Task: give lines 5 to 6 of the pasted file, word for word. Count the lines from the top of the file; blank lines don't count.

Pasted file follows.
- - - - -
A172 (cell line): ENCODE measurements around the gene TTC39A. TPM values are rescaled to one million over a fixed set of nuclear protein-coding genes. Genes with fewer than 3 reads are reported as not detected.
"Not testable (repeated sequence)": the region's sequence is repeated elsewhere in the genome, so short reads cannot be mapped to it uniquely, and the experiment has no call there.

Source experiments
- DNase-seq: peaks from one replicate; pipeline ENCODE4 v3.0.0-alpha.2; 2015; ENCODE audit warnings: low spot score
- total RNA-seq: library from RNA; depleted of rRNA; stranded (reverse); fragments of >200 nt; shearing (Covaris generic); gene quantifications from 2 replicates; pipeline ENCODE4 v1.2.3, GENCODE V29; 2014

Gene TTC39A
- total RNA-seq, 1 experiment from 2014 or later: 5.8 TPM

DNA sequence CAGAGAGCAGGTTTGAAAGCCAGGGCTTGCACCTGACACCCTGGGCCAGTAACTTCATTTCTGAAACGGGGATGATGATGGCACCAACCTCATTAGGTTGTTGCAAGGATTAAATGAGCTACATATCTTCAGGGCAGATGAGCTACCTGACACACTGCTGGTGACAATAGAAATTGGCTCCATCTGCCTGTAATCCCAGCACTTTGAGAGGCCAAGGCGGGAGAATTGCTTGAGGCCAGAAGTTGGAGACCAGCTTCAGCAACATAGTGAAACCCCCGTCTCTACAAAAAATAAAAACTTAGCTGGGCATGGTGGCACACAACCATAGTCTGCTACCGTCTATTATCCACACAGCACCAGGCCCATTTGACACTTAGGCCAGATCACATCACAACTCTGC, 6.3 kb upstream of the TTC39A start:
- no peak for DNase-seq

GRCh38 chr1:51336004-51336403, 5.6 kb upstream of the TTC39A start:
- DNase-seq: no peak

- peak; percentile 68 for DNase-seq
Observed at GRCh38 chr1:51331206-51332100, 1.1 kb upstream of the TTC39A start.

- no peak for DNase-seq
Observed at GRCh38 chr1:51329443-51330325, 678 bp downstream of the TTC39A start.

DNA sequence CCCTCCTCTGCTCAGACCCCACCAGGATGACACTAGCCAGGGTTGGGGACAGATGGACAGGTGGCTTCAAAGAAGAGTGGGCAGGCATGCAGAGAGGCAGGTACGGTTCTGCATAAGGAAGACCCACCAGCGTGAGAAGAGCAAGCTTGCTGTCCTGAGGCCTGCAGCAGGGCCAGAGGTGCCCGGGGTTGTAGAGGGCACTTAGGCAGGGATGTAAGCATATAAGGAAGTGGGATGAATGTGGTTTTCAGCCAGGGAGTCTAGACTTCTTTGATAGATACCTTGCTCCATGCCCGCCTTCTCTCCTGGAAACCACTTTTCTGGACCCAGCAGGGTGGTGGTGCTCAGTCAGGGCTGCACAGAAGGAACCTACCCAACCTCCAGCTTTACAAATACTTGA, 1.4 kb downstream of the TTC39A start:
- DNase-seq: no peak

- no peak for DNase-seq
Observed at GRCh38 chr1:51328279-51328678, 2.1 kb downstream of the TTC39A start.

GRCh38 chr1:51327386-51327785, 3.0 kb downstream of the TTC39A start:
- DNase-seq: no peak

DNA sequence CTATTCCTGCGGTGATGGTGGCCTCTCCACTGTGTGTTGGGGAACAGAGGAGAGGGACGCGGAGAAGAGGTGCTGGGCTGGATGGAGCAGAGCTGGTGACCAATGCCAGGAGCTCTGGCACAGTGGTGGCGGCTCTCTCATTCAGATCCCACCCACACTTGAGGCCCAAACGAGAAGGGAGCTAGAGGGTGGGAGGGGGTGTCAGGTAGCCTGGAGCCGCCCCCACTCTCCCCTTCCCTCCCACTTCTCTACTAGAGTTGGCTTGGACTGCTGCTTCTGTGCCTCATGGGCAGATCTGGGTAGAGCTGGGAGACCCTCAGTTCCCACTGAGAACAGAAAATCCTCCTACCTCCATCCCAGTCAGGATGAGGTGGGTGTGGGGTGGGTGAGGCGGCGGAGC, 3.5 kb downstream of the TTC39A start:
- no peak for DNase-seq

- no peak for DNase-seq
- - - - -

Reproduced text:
- total RNA-seq: library from RNA; depleted of rRNA; stranded (reverse); fragments of >200 nt; shearing (Covaris generic); gene quantifications from 2 replicates; pipeline ENCODE4 v1.2.3, GENCODE V29; 2014

Gene TTC39A